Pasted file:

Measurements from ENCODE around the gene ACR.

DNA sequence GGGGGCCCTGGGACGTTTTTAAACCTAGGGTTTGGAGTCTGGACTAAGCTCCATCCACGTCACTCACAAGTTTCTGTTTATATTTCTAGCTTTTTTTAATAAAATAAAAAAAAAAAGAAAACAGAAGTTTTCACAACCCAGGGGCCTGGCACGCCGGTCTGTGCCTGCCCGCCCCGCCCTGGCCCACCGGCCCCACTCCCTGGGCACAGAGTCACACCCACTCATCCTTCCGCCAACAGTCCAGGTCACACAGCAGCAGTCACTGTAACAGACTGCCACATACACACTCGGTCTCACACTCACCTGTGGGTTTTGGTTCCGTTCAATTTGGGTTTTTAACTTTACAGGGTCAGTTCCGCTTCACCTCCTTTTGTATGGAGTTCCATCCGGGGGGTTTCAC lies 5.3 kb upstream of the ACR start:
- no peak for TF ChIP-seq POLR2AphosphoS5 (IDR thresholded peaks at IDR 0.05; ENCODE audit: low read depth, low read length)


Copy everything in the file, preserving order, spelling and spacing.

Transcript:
Measurements from ENCODE around the gene ACR.

DNA sequence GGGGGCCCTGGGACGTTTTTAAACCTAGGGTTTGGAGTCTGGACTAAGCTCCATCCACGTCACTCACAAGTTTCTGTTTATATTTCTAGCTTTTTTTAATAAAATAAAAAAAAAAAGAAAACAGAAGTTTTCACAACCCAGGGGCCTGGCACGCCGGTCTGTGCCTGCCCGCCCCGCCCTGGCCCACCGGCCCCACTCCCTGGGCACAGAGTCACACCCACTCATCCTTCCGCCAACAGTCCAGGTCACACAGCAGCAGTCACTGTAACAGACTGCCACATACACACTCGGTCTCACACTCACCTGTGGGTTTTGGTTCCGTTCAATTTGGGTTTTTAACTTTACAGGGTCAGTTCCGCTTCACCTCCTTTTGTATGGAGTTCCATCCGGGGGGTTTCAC lies 5.3 kb upstream of the ACR start:
- no peak for TF ChIP-seq POLR2AphosphoS5 (IDR thresholded peaks at IDR 0.05; ENCODE audit: low read depth, low read length)